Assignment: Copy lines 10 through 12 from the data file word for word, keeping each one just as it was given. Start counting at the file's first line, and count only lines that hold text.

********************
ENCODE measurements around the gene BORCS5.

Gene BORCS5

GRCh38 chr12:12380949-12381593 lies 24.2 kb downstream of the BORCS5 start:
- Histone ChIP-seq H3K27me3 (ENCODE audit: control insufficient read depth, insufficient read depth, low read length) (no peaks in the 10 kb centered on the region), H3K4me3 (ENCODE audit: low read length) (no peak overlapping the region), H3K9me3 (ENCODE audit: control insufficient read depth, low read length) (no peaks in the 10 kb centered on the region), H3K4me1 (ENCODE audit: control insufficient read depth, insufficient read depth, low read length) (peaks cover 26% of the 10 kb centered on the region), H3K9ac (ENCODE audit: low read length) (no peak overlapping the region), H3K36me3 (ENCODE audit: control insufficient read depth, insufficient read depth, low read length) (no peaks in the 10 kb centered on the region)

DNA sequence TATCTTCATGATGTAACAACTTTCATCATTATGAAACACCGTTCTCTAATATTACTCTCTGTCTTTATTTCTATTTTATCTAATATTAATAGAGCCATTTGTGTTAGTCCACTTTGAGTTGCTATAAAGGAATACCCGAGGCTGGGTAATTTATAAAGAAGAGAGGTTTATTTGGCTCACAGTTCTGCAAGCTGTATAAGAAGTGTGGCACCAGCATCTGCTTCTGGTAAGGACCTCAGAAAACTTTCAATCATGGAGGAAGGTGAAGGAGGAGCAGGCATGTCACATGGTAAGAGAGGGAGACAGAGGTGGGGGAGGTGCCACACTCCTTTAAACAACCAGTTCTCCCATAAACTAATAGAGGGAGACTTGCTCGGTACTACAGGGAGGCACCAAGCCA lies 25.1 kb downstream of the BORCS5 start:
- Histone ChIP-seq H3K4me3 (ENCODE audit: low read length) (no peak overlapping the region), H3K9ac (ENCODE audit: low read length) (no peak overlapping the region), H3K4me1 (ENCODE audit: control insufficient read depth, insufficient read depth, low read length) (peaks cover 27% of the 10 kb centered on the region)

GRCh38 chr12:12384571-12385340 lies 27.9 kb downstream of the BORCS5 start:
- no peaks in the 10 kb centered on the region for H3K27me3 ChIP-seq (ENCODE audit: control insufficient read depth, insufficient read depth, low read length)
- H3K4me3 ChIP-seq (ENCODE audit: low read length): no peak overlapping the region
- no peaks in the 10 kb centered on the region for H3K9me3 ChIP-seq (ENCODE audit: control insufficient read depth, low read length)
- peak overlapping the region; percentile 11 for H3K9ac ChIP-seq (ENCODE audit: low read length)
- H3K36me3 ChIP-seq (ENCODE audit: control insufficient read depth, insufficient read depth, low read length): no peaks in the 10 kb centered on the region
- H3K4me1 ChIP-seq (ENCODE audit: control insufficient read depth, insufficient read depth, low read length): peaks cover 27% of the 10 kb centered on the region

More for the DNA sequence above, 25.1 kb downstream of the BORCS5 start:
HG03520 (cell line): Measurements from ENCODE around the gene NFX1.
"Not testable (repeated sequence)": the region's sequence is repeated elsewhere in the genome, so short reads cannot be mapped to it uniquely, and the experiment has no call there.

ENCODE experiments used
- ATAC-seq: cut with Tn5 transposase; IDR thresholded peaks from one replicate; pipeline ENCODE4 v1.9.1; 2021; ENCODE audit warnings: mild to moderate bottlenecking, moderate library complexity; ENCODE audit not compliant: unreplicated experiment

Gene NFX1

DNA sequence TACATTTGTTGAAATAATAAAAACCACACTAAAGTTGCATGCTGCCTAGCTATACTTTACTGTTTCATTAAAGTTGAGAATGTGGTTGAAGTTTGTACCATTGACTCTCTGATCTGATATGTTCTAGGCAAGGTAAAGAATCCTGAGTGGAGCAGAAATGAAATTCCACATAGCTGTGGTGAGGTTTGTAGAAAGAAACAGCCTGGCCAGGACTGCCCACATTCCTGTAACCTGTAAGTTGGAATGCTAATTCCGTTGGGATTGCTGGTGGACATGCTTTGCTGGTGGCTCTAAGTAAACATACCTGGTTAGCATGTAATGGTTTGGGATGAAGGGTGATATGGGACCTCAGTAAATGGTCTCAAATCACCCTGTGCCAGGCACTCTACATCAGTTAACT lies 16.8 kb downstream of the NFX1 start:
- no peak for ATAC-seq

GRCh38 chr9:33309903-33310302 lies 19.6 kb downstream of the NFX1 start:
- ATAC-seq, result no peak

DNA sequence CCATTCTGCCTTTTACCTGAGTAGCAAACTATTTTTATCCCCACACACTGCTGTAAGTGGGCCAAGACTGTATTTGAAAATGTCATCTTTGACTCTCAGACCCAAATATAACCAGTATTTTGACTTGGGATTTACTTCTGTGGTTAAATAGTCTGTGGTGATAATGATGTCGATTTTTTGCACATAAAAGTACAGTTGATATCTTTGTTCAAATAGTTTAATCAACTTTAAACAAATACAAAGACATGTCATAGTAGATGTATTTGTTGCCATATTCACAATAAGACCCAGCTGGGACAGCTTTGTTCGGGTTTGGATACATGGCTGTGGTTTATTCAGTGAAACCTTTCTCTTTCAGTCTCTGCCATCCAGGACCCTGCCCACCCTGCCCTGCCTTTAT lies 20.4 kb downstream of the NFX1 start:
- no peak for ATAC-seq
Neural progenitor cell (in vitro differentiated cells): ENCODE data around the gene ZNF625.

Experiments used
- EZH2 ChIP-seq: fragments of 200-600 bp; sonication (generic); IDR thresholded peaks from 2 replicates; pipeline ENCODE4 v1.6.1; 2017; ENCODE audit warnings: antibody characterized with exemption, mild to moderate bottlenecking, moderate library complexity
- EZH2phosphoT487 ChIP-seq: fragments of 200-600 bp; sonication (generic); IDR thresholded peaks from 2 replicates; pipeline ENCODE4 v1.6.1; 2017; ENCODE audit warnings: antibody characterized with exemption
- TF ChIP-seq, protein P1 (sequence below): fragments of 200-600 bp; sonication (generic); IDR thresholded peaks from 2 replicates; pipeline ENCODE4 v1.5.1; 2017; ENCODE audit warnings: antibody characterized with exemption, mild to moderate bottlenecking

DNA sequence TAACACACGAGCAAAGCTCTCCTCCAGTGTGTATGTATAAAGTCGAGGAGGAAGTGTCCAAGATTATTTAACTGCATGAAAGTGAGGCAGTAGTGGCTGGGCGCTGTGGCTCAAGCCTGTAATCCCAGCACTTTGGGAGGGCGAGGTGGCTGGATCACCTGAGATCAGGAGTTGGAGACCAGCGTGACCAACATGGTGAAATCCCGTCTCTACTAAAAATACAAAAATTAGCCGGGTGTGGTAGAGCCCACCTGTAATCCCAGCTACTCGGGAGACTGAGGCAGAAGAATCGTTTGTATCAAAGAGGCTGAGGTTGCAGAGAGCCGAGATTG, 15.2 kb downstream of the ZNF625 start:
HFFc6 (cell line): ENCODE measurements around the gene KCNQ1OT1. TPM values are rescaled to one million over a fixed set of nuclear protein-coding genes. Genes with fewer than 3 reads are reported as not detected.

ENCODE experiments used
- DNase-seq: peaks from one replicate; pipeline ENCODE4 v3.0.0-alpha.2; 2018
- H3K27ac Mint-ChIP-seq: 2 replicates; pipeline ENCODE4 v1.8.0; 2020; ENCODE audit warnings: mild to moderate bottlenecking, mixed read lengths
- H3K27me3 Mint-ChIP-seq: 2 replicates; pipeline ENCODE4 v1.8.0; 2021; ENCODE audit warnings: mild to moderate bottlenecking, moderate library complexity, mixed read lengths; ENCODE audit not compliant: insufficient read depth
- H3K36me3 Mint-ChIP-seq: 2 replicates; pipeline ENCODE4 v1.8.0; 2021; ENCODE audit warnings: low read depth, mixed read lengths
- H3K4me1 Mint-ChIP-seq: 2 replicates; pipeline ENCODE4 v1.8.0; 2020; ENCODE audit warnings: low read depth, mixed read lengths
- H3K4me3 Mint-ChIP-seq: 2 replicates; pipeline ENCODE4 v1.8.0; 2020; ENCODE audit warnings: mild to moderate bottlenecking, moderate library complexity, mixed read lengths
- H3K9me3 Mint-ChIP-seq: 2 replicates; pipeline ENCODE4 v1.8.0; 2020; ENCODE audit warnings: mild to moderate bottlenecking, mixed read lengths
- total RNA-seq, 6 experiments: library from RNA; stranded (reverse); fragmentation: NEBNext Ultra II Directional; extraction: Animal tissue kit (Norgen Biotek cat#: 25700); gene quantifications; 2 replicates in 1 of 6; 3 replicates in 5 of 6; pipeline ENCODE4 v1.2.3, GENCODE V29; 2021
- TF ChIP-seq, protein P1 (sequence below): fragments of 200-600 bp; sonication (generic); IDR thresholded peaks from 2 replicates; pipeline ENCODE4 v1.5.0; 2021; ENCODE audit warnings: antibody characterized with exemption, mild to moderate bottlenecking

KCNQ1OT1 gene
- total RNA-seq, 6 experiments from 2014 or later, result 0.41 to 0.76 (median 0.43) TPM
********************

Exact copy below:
- no peaks in the 10 kb centered on the region for H3K9me3 ChIP-seq (ENCODE audit: control insufficient read depth, low read length)
- peak overlapping the region; percentile 11 for H3K9ac ChIP-seq (ENCODE audit: low read length)
- H3K36me3 ChIP-seq (ENCODE audit: control insufficient read depth, insufficient read depth, low read length): no peaks in the 10 kb centered on the region